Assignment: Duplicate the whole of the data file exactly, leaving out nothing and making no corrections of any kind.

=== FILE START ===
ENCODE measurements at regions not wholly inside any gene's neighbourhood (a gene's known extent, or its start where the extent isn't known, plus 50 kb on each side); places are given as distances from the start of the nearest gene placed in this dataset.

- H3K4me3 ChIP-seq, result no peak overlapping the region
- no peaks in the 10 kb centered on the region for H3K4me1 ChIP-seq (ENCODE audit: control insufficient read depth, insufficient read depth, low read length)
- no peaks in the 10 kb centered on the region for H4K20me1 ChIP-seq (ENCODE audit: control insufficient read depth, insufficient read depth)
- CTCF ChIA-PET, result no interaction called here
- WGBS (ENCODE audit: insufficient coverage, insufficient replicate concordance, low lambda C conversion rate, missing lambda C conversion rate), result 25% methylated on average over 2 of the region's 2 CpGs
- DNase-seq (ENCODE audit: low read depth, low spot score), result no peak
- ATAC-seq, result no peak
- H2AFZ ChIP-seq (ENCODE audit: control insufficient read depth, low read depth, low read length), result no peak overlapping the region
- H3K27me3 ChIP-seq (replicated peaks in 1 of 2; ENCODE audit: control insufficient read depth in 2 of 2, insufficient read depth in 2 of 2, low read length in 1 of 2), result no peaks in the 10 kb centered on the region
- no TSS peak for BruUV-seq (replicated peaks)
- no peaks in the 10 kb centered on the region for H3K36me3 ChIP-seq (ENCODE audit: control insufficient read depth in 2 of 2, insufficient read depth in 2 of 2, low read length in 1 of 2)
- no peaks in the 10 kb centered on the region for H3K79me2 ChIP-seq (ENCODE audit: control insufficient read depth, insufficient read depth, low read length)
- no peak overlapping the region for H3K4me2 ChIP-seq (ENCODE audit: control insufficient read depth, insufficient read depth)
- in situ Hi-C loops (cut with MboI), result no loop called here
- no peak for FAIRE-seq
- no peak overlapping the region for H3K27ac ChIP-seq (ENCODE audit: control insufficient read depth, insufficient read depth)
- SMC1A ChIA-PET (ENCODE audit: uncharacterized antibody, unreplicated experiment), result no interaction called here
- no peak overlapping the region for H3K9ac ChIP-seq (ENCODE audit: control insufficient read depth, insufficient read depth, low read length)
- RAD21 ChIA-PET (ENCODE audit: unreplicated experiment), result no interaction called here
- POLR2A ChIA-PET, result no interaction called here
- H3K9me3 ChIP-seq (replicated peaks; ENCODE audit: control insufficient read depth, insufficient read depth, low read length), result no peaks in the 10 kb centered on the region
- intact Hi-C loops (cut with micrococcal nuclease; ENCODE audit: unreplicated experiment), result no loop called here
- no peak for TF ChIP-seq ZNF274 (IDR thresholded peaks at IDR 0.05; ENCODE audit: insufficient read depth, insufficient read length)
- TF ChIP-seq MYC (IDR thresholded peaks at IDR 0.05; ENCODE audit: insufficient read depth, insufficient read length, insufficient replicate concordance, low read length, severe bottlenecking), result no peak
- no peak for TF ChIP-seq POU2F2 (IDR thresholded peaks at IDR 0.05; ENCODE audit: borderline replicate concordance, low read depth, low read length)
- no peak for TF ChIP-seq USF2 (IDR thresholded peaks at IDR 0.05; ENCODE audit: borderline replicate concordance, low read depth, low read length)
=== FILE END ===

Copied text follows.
ENCODE measurements at regions not wholly inside any gene's neighbourhood (a gene's known extent, or its start where the extent isn't known, plus 50 kb on each side); places are given as distances from the start of the nearest gene placed in this dataset.

- H3K4me3 ChIP-seq, result no peak overlapping the region
- no peaks in the 10 kb centered on the region for H3K4me1 ChIP-seq (ENCODE audit: control insufficient read depth, insufficient read depth, low read length)
- no peaks in the 10 kb centered on the region for H4K20me1 ChIP-seq (ENCODE audit: control insufficient read depth, insufficient read depth)
- CTCF ChIA-PET, result no interaction called here
- WGBS (ENCODE audit: insufficient coverage, insufficient replicate concordance, low lambda C conversion rate, missing lambda C conversion rate), result 25% methylated on average over 2 of the region's 2 CpGs
- DNase-seq (ENCODE audit: low read depth, low spot score), result no peak
- ATAC-seq, result no peak
- H2AFZ ChIP-seq (ENCODE audit: control insufficient read depth, low read depth, low read length), result no peak overlapping the region
- H3K27me3 ChIP-seq (replicated peaks in 1 of 2; ENCODE audit: control insufficient read depth in 2 of 2, insufficient read depth in 2 of 2, low read length in 1 of 2), result no peaks in the 10 kb centered on the region
- no TSS peak for BruUV-seq (replicated peaks)
- no peaks in the 10 kb centered on the region for H3K36me3 ChIP-seq (ENCODE audit: control insufficient read depth in 2 of 2, insufficient read depth in 2 of 2, low read length in 1 of 2)
- no peaks in the 10 kb centered on the region for H3K79me2 ChIP-seq (ENCODE audit: control insufficient read depth, insufficient read depth, low read length)
- no peak overlapping the region for H3K4me2 ChIP-seq (ENCODE audit: control insufficient read depth, insufficient read depth)
- in situ Hi-C loops (cut with MboI), result no loop called here
- no peak for FAIRE-seq
- no peak overlapping the region for H3K27ac ChIP-seq (ENCODE audit: control insufficient read depth, insufficient read depth)
- SMC1A ChIA-PET (ENCODE audit: uncharacterized antibody, unreplicated experiment), result no interaction called here
- no peak overlapping the region for H3K9ac ChIP-seq (ENCODE audit: control insufficient read depth, insufficient read depth, low read length)
- RAD21 ChIA-PET (ENCODE audit: unreplicated experiment), result no interaction called here
- POLR2A ChIA-PET, result no interaction called here
- H3K9me3 ChIP-seq (replicated peaks; ENCODE audit: control insufficient read depth, insufficient read depth, low read length), result no peaks in the 10 kb centered on the region
- intact Hi-C loops (cut with micrococcal nuclease; ENCODE audit: unreplicated experiment), result no loop called here
- no peak for TF ChIP-seq ZNF274 (IDR thresholded peaks at IDR 0.05; ENCODE audit: insufficient read depth, insufficient read length)
- TF ChIP-seq MYC (IDR thresholded peaks at IDR 0.05; ENCODE audit: insufficient read depth, insufficient read length, insufficient replicate concordance, low read length, severe bottlenecking), result no peak
- no peak for TF ChIP-seq POU2F2 (IDR thresholded peaks at IDR 0.05; ENCODE audit: borderline replicate concordance, low read depth, low read length)
- no peak for TF ChIP-seq USF2 (IDR thresholded peaks at IDR 0.05; ENCODE audit: borderline replicate concordance, low read depth, low read length)